If you watch a news wire, listen to cable news, or do the social networking, you know that atrocities are occurring endlessly in the world on both a large and small scale. So to some people it may seem frivolous for me to be writing about walking with a loyal dog or fighting the personal battles with the advances of old age. Well, this blog is my refuge. It is 100 percent politics-free and mostly drama-free. Along the way, I hope to offer some insights, rays of hope, maybe even occasional inspiration. But whatever else this place is, it is my refuge.
So today I am going to make a controversial and highly unpopular observation.
I love the rain.
I am fascinated with storms.
Okay, I know the trouble this kind of weather poses on so many fronts. Families spend hard-earned money hoping for a solid week of sun at the beach. I feel for them, and can only hope they've found joy in hopping from beach to sheltered venues (such as the watering spots and shops along our beautiful new boardwalk) and back to beach again. You can get some exercise in the process. Also, the kids will love the aquarium.
I also see on the front page today Gov. Nikki Haley's observation that the daily torrential rains are inflicting a heavy toll on area farmers and their crops, with damage perhaps as devastating as a hurricane, though not as visible. I recognize that after recent years of drought, farmers are hurting from an excess of rain, and I regret that. We all will when we pay the price at the supermarket.
Still, I cannot escape the reality that rainy days often are balm for my soul. When we departed for our honeymoon, we left our car in the airport parking lot. It rained for a week, and when we returned, the rice that people had thrown at us as we left the church had sprouted in our car. So for that and a lot of other reasons, I regard rain as a harbinger of good luck. Our marriage now is just a month shy of lasting 47 years.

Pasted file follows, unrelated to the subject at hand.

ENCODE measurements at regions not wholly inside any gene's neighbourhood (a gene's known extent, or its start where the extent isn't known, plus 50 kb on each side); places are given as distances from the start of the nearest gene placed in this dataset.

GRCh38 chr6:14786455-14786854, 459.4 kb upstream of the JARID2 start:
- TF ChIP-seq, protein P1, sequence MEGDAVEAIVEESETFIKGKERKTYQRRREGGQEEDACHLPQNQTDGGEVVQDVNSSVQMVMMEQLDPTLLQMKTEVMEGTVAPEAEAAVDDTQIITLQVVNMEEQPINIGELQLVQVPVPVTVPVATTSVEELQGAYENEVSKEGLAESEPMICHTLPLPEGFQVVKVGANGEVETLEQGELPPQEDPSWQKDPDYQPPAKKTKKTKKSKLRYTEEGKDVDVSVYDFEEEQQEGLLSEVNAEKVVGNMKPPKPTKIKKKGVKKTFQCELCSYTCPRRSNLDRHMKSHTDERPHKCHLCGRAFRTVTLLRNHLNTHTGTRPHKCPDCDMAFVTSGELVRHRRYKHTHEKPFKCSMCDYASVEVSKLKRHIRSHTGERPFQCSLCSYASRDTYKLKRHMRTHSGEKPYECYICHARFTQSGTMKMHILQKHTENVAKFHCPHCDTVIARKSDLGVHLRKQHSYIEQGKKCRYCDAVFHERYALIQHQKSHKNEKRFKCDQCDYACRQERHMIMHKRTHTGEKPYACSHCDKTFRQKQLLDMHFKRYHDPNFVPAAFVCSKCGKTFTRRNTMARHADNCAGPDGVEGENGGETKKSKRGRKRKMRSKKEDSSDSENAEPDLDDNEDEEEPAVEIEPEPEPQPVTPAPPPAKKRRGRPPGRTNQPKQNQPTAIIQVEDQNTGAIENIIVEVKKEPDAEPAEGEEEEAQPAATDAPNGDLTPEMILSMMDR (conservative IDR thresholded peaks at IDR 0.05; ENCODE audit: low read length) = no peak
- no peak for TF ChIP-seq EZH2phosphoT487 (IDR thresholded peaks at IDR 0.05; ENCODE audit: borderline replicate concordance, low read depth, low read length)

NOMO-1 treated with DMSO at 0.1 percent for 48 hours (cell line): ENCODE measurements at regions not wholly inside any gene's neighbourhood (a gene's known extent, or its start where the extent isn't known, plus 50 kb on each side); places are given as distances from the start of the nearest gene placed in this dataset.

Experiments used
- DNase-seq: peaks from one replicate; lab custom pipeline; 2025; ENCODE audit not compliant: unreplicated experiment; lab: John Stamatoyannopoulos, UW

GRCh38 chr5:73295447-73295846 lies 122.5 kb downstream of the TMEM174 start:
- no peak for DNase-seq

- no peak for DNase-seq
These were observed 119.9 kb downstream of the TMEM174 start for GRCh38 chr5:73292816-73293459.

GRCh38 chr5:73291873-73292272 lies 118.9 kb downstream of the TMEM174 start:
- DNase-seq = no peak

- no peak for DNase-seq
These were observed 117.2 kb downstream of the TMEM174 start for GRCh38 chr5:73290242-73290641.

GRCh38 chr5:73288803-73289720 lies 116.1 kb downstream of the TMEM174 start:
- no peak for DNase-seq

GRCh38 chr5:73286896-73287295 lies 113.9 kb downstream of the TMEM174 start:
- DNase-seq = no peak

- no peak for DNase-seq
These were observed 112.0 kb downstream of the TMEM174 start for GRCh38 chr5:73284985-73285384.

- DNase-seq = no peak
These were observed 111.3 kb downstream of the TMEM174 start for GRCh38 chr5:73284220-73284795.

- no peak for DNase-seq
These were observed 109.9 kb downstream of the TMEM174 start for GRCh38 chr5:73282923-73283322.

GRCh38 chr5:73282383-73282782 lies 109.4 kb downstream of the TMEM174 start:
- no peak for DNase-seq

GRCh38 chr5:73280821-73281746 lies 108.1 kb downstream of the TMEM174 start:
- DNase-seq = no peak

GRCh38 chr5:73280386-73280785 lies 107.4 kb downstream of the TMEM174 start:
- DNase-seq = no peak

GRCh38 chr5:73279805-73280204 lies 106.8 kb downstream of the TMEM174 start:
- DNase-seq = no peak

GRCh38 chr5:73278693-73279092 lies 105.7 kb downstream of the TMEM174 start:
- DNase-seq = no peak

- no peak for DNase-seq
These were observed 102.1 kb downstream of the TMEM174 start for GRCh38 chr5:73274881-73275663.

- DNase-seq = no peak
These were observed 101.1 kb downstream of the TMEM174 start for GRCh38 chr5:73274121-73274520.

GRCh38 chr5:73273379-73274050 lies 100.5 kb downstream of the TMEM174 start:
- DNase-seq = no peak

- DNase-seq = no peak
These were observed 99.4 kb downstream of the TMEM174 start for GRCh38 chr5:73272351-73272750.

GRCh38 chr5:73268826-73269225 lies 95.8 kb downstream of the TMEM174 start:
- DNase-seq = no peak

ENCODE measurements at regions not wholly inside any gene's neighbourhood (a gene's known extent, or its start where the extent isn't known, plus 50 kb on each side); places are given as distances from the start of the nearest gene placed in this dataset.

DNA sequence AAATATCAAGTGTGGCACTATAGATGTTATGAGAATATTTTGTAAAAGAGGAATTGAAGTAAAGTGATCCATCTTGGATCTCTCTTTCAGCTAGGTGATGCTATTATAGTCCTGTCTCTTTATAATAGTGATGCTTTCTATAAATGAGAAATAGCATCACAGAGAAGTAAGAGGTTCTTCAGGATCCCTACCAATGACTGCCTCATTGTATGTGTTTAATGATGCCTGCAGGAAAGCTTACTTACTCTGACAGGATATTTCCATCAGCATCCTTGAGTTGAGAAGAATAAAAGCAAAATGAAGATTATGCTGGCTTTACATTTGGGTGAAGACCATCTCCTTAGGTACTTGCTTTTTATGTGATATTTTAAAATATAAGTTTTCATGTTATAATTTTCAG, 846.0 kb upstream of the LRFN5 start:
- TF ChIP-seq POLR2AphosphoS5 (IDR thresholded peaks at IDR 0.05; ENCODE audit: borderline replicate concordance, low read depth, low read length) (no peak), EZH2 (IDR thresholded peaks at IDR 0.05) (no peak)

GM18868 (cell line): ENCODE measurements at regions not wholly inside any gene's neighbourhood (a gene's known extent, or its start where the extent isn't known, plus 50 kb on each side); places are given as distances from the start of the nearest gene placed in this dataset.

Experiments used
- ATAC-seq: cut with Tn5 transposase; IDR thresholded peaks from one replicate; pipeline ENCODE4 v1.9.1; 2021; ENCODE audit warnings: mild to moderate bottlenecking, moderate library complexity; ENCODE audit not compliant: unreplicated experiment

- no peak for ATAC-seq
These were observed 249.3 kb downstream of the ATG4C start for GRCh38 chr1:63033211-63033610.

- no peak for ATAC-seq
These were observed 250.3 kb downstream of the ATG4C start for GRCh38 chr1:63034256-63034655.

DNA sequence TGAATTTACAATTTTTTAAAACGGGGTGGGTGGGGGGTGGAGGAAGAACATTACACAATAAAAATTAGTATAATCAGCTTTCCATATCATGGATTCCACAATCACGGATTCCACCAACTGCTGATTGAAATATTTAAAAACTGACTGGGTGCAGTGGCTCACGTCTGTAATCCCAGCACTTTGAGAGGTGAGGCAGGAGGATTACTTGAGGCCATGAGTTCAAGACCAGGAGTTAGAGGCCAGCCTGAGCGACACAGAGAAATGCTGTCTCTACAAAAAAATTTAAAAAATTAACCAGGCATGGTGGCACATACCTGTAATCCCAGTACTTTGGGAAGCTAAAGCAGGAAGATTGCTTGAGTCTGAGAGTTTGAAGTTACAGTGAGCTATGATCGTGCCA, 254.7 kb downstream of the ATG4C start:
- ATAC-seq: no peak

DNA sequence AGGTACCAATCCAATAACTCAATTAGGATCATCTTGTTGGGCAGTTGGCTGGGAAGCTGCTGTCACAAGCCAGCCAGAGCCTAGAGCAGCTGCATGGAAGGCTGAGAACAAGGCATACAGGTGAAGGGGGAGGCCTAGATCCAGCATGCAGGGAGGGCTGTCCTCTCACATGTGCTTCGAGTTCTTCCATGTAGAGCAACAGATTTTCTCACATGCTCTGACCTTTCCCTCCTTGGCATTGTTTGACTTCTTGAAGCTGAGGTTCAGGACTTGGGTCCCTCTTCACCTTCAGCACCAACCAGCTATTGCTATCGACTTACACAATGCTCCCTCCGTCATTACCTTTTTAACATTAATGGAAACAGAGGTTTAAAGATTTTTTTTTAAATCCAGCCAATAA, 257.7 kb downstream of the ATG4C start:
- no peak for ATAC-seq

Then there is the sense of adventure and discovery that storms sometimes bring. Driving home from Georgetown on Monday, I was caught in one of those pop-up systems along the coast when the heavens just seem to open up with rain coming in super-sized buckets rather than droplets.
Creeping along the road through Pawleys Island and Murrells Inlet, I could barely see the highway. Finally, upon pulling off in a cove near the Waccamaw Community Hospital, I spotted a medical clinic that advertised certified, therapeutic massage. I went in for refuge from the storm, and information, and found that they had an opening for a walk-in. For 30 minutes, I received a most refreshing, stress-reducing massage of shoulders, neck, and back -- and then not neglecting the surgically replaced knee (though more gently with it) and the knee that's not yet been replaced but may eventually need to be. Long story short, the brief therapy put a soothing touch on the sometimes-painful rehab I have been doing for the past four months. It greatly eased the pain I had been feeling lately in the non-repaired knee.
It was a discovery that may be helpful going forward. And it would not have happened without the rain.
© Robert G. Holland
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